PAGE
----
The New Mexico Activities Association last week announced a new initiative to tackle mental health when it comes to dealing with student-athletes.
And now during a global pandemic, it may be needed more than ever.
Every Wednesday – and mainly on the NMAA's Twitter page – there will be a message of encouragement posted. The name for this initiative is going to be called "Wellness Wednesdays."
The initiative got its start on Aug. 31, when Lt. Gov. Howie Morales gave a message of encouragement through a video posted on the NMAA's social media platforms. The next four days through Sept. 4, messages of encouragement were shared from people all over the state.
Brian Moore, a board certified pediatrician and pediatric emergency physician – and a sports medicine physician – wrapped up the NMAA's first week of its mental health initiative.
Moore said he's passionate about tackling the mental health aspects of not being able to participate in sports.
"The mental health aspects that I'm seeing my kids be isolated right now is far, far worse than the coronavirus outbreak as it pertains to children," Moore said. "Is coronavirus real? Absolutely. Do kids get sick? Occasionally. How many kids do we have hospitalized in our local hospitals with coronavirus? The last time I checked – zero. How many children are we having hospitalized for mental health issues because of depression, suicide, anxiety? Far, far greater."
Moore said that isolation from activities has a huge effect on students, and that although there is a pandemic, some sense of normalcy needs to return for their well-being.
"I think the message right now is that, although there needs to be precaution for coronavirus, the kids need to get back to a sense of normalcy," Moore said. "They need to get back to sports. They need to get back to their activities. And this is not just because sports are great and clubs are great – they need it for their physical and mental and emotional well-being."
NMAA Executive Director Sally Marquez said that this mental health initiative was already planned prior to the coronavirus pandemic, but that the way things have been going lately it was needed more than ever.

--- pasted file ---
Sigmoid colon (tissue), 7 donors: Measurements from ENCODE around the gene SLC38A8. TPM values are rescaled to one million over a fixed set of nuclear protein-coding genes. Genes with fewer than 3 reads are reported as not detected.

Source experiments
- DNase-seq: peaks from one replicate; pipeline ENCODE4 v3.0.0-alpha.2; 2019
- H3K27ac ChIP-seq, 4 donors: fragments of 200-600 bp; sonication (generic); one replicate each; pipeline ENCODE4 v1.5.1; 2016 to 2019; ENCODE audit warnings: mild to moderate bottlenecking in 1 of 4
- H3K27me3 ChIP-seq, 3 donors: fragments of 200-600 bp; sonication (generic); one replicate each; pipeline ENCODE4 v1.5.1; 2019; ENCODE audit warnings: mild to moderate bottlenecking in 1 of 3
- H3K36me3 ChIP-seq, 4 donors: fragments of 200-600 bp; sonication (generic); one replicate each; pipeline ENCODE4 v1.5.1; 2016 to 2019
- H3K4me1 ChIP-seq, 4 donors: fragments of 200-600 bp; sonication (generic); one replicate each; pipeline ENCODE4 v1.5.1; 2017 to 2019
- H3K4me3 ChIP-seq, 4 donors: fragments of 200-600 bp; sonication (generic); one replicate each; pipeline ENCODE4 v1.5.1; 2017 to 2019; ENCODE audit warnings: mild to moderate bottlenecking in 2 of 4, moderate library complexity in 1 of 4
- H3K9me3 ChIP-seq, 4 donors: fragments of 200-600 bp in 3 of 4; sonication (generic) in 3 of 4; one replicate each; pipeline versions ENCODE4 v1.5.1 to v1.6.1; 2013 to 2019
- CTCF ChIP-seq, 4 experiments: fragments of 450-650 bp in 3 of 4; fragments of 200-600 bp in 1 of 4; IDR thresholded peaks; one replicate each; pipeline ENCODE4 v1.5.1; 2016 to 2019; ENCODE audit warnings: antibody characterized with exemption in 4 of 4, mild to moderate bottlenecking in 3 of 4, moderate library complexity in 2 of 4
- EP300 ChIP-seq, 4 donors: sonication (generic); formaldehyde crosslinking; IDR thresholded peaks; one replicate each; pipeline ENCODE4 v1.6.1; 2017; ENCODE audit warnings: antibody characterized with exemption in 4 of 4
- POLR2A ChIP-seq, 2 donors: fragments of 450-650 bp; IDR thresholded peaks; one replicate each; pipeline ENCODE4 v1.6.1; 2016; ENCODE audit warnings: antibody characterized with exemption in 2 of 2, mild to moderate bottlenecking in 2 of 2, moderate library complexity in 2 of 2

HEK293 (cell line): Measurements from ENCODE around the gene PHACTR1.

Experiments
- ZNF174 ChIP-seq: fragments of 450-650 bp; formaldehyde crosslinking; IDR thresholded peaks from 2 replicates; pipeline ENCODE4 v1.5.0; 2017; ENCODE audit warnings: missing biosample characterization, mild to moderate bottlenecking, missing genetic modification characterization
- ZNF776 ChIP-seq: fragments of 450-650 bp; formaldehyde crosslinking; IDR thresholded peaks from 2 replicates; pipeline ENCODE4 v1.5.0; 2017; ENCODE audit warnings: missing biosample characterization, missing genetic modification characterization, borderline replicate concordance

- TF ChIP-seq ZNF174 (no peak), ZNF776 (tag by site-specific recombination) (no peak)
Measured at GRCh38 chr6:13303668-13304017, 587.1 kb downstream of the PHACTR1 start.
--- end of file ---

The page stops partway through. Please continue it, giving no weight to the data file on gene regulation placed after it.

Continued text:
"Unfortunately, we saw an increase in teen suicide and thought this was an issue that needed to be addressed," Marquez told Taos News. "We had plans in the works with the Department of Health earlier this year, but the COVID-19 pandemic put those plans on hold. Then this summer, with the increased isolation for the students, we felt the need grew even higher and we needed to begin a mental health awareness initiative as soon as possible."
In another video posted in the NMAA's first week of its mental health initiative, Roswell football coach Jeff Lynn said that "for mental health purposes, a kid needs to exercise."
He added: "The second thing you can do to help your mental health is to help somebody else."
Children between ages 12-17 have the highest percentages in depression, anxiety and behavior disorders, according to the Centers for Disease Control and Prevention.
In New Mexico, school has been shut down for in-person learning since March and some schools in the state are preparing for in-person classes after Labor Day. This means that kids, for the most part, have been isolated – with no activities to participate in other than NMAA sanctioned workouts.
Marquez said that the NMAA hasn't made plans to localize the mental health initiative to certain areas of the state.
"We are a statewide organization and want to service all our schools," Marquez said. "We don't necessarily plan to localize the initiative because we find the message is universal – kids matter.
"We also feel like words of encouragement from their peers in one part of the state can help various students in another school. If we can get the kids in touch with the resources they need to improve their social, mental and emotional well-being, hopefully it can help."
Peñasco athletic coordinator and girls basketball coach Mandy Montoya said that she appreciates what the NMAA is doing with the mental health initiative.
"I think it's a great idea," Montoya said. "Mental health is a very serious thing. It goes on in the NBA with elite athletes. … It's good the NMAA is doing something."
Montoya said that her hope is that kids aren't afraid to share their issues because mental health is something lots of people deal with.
"Kids need to understand that it is OK to not be OK," Montoya said. "Sports are such an outlet for everyone."
If you are a student-athlete experiencing depression, anxiety or suicide, reach out to a coach, a friend or call the mental health crisis line at (855) 662-7474.